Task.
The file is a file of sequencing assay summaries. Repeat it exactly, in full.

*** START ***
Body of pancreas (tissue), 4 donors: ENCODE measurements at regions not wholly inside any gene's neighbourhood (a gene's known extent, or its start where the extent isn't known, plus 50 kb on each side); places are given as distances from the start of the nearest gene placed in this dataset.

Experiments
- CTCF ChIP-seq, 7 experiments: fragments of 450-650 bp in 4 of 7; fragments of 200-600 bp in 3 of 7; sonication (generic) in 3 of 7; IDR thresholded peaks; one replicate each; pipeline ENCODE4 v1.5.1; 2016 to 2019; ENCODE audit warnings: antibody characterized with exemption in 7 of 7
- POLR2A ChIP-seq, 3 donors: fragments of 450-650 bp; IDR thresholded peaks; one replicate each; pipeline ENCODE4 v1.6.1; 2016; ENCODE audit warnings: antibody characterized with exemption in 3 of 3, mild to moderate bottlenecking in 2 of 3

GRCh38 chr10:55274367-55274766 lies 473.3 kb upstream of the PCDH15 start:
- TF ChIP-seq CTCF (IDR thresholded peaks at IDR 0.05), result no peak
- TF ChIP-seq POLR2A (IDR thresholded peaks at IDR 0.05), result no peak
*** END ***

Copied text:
Body of pancreas (tissue), 4 donors: ENCODE measurements at regions not wholly inside any gene's neighbourhood (a gene's known extent, or its start where the extent isn't known, plus 50 kb on each side); places are given as distances from the start of the nearest gene placed in this dataset.

Experiments
- CTCF ChIP-seq, 7 experiments: fragments of 450-650 bp in 4 of 7; fragments of 200-600 bp in 3 of 7; sonication (generic) in 3 of 7; IDR thresholded peaks; one replicate each; pipeline ENCODE4 v1.5.1; 2016 to 2019; ENCODE audit warnings: antibody characterized with exemption in 7 of 7
- POLR2A ChIP-seq, 3 donors: fragments of 450-650 bp; IDR thresholded peaks; one replicate each; pipeline ENCODE4 v1.6.1; 2016; ENCODE audit warnings: antibody characterized with exemption in 3 of 3, mild to moderate bottlenecking in 2 of 3

GRCh38 chr10:55274367-55274766 lies 473.3 kb upstream of the PCDH15 start:
- TF ChIP-seq CTCF (IDR thresholded peaks at IDR 0.05), result no peak
- TF ChIP-seq POLR2A (IDR thresholded peaks at IDR 0.05), result no peak